A New Yorker with fond memories of a one-horse Toronto returns to discover an exploding metropolis. Here are the new things he found: cosmopolitan crowd food fit for a globe-trotting gourmet, a show business boom, a dash of wickedness in Toronto the GoodJames Dugan January 3 1959
A New Yorker with fond memories of a one-horse Toronto returns to discover an exploding metropolis. Here are the new things he found: cosmopolitan crowd food fit for a globe-trotting gourmet, a show business boom, a dash of wickedness in Toronto the GoodJames Dugan January 3 1959
This fall my wife and I finally did something about a long-overdue trip to see friends in Toronto. We met most of them originally in England during the war—among them John Clare, Art Wells and Ralph Foster— mostly newspapermen and film makers. We hadn't been in Toronto since 1948. It is a careless thing to let decades roll over such friendships. So we hopped a Trans-Canada Viscount on a Friday and were in Toronto six hours from our apartment in New York. In 1948 we flew up in an old-fangled machine sans jets in four hours. The airports keep getting farther and farther from town and crammed with more planes and people who steadily overcome the savings in air speed. The Viscount is our favorite airplane, though—smooth as ice cream. When we looked out its tall oval windows at Toronto we thought we were over Chicago. It seemed three times as big as the quiet, old, conservative provincial capital we had known. On the bus from Malton airport to town, the change knocked us in the eye: Toronto had exploded northwest in a shower of modern factories, homes and superhighways. Later, when we got a look in other tangents, the same furious expansion lay north, east and west. What a decade!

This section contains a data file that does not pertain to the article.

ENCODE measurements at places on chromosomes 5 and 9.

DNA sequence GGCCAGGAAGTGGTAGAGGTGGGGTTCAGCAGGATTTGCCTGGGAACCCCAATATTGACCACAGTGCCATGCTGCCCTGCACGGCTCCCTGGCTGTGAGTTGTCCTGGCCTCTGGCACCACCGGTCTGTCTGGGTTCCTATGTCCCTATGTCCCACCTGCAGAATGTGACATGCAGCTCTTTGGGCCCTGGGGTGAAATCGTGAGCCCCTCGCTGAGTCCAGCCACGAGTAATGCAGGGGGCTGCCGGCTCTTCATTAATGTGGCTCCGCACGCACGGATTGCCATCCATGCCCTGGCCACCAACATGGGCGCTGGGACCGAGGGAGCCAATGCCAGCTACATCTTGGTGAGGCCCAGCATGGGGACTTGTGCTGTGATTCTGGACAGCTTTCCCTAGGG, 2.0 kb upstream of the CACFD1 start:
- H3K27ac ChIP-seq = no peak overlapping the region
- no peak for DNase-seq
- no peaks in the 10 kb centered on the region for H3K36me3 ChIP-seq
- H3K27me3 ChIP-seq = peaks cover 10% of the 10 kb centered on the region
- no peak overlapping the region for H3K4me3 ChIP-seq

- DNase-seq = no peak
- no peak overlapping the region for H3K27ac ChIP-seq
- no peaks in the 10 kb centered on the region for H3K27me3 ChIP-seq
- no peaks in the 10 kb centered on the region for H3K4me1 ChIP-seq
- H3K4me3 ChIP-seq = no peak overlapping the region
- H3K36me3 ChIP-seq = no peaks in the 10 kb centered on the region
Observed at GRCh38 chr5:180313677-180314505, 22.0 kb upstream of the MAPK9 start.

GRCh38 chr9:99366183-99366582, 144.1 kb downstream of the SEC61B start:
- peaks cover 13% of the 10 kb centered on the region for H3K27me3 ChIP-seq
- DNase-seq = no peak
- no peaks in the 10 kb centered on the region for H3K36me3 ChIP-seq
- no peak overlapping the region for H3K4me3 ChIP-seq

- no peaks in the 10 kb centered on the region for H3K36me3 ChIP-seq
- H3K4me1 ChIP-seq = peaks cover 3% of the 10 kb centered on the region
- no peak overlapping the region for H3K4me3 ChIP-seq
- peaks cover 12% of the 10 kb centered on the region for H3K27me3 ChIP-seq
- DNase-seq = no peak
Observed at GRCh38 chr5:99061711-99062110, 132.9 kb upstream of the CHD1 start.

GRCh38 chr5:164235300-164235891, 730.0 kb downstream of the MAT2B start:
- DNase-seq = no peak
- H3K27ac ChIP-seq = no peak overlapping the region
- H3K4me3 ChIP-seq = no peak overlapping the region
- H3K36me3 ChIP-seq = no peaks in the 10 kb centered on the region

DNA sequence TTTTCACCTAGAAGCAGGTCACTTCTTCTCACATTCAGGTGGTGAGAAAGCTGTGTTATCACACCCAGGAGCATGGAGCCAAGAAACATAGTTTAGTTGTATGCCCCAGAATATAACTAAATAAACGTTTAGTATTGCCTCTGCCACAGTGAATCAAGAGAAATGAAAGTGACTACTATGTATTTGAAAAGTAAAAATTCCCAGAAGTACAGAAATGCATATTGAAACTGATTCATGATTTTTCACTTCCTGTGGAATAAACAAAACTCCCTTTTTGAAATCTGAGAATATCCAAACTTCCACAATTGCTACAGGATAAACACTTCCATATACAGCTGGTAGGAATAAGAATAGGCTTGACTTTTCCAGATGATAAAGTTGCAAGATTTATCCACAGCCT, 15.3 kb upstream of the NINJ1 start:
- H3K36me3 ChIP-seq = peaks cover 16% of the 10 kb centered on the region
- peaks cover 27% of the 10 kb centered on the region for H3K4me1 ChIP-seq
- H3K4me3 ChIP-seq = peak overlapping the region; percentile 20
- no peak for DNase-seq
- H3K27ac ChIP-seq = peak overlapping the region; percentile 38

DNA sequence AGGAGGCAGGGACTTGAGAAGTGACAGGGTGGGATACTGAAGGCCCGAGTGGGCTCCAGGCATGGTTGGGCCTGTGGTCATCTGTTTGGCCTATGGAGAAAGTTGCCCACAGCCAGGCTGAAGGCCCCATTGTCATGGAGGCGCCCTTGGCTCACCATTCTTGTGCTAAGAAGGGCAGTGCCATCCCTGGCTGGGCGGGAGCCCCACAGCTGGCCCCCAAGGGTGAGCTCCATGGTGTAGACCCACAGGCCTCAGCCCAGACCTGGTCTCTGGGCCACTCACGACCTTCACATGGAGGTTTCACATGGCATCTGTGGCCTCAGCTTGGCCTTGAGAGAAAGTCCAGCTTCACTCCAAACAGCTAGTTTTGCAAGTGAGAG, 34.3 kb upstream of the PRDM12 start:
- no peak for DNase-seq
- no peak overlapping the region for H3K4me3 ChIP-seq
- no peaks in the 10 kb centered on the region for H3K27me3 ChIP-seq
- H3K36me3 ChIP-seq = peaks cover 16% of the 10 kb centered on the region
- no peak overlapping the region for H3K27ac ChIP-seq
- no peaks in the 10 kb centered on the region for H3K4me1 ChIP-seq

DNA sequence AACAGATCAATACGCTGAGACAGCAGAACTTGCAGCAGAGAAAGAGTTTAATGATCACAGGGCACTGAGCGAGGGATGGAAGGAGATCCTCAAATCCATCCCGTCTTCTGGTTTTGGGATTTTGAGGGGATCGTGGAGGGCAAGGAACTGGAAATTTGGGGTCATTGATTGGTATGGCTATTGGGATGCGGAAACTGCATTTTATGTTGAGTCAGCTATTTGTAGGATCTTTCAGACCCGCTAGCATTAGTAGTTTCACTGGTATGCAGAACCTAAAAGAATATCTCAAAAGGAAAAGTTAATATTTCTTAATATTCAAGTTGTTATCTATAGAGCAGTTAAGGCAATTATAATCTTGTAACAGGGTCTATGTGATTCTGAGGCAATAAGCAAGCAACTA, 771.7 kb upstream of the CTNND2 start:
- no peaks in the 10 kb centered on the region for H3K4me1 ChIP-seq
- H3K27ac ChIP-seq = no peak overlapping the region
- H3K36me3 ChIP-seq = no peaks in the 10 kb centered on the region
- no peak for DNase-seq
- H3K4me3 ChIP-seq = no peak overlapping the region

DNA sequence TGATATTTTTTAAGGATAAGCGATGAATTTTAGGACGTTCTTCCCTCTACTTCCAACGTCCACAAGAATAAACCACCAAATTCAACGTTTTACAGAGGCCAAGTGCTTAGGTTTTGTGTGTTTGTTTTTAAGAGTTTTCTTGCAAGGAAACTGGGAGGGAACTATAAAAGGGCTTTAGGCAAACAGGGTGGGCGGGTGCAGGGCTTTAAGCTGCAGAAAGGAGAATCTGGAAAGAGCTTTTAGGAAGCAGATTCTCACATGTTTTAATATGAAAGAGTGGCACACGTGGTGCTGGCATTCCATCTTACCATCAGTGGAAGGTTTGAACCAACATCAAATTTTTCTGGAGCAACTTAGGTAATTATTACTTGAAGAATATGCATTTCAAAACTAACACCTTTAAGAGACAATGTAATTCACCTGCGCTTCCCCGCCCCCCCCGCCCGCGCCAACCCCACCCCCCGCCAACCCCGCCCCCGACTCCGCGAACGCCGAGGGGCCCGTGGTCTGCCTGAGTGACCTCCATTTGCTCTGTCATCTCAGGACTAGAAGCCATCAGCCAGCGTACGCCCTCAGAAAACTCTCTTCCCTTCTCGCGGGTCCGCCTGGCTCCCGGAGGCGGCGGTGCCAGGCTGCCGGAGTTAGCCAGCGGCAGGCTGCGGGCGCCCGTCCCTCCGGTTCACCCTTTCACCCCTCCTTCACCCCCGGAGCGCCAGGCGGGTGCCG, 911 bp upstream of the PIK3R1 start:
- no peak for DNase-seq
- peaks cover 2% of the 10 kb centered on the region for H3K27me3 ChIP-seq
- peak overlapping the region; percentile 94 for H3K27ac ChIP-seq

In our King Edward Hotel room there was a television set—more innovation. When we exchanged our U. S. for Canadian dollars, there was another. We gained ten cents on the deal in 1948; now we lost four cents.
The plane had not been a feeder, so Ruth and I went down to the lobby for a cocktail and a sandwich. The Times Square lounge served liquor but no food. We tried the Pickwick Tavern. It served liquor and food but not to ladies. We tried the Oak Room: not open until five. The drugstore and cafeteria allowed women and served food but had no liquor. Finally in the sixth public premises in the hotel, the Victoria Room, turned out to indulge itself in food, drink and the uplifting company of the sex. Well, one thing had not changed. It still took uncommon guile to fuel the inner man in Toronto. Or so we thought.
Once a year or so, Ruth and I join friends and blow the roll on the finest dinner obtainable in the city we happen to be in. We have had memorable ones in the White Tower in London, the Taillevent in Paris, La Baumanière in the medieval ghost duchy of Les Baux, the old Lafayette in New York, and at Tai Pak Fong, the floating restaurant in Hong Kong. In Toronto we applied to chef Stephan Vojtek, the veteran culinary savant of the King Edward, to choose a dinner for the John Clares and ourselves. Vojtek is the most distinguished member of his profession in Canada. In Toronto? Yes, in Toronto. In 1957 the maître packed off thirty-three kitchen cadres to Rideau Hall in Ottawa and conducted them in the prime minister’s state dinner for Elizabeth II and Prince Philip. Weeks before that blowout chef Stephan had designed the arrangement of each dish on paper, but he was willing to produce one for us in two hours to eat before theatre. “The raw food for each serving to the Queen cost eighteen fifty,” he said. "But I would have to charge seventy-five dollars to put it on the table.”